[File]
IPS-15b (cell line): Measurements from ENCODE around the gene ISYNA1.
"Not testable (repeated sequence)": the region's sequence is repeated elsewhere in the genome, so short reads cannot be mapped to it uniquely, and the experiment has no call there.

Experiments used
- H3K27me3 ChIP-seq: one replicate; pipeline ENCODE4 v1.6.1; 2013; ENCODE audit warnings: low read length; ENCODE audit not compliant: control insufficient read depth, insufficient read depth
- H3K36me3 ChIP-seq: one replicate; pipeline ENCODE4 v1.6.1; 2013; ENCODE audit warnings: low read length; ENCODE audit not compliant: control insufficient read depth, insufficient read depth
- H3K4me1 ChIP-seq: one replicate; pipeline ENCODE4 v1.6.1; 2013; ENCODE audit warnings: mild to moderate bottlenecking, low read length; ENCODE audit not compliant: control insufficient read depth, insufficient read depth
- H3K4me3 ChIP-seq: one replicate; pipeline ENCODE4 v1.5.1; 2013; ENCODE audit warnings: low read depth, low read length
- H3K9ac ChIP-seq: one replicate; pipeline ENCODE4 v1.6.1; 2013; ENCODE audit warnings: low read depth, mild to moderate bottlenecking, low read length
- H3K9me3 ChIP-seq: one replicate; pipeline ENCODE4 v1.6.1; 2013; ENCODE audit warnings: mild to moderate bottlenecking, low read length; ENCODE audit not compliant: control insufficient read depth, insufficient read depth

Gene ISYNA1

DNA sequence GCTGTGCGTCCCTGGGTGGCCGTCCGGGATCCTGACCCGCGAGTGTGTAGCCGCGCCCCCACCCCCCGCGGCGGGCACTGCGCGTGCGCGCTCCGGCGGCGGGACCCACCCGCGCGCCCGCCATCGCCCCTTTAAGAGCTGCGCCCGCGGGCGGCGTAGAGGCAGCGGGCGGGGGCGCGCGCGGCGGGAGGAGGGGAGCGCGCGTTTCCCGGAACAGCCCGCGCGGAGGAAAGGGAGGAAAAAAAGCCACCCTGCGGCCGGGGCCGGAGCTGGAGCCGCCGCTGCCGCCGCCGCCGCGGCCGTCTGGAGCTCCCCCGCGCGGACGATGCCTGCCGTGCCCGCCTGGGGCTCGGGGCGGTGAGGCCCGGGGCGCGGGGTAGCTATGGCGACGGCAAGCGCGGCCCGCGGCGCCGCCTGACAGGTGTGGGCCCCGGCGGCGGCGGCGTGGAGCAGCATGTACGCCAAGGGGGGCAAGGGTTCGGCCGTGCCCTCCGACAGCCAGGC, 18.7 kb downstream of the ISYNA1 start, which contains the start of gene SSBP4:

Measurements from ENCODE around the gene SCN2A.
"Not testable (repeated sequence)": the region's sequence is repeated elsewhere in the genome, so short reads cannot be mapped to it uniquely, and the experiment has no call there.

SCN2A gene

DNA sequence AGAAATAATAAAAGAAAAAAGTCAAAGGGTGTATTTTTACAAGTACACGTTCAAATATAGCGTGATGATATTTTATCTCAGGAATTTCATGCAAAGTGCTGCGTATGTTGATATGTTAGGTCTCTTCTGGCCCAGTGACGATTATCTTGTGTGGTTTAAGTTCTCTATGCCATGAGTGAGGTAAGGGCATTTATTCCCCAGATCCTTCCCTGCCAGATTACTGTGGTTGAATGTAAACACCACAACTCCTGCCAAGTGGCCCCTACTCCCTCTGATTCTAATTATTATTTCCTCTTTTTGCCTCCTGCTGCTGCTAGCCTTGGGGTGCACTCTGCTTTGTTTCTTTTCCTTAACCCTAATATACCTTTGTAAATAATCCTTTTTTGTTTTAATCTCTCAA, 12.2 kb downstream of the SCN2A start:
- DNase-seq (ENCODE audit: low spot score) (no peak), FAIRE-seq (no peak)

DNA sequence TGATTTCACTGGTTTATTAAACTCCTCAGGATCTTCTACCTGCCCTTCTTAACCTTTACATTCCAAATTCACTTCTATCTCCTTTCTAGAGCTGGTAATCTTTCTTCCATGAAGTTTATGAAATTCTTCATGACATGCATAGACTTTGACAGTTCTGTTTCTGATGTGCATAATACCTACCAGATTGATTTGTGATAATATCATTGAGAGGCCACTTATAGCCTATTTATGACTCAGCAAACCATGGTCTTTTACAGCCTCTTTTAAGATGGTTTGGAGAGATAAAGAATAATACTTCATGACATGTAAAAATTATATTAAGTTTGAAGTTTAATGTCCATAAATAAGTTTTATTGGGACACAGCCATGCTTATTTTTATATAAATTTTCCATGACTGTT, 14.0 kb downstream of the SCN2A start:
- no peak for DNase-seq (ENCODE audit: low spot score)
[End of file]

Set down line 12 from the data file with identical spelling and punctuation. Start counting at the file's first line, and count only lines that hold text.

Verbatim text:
Measurements from ENCODE around the gene SCN2A.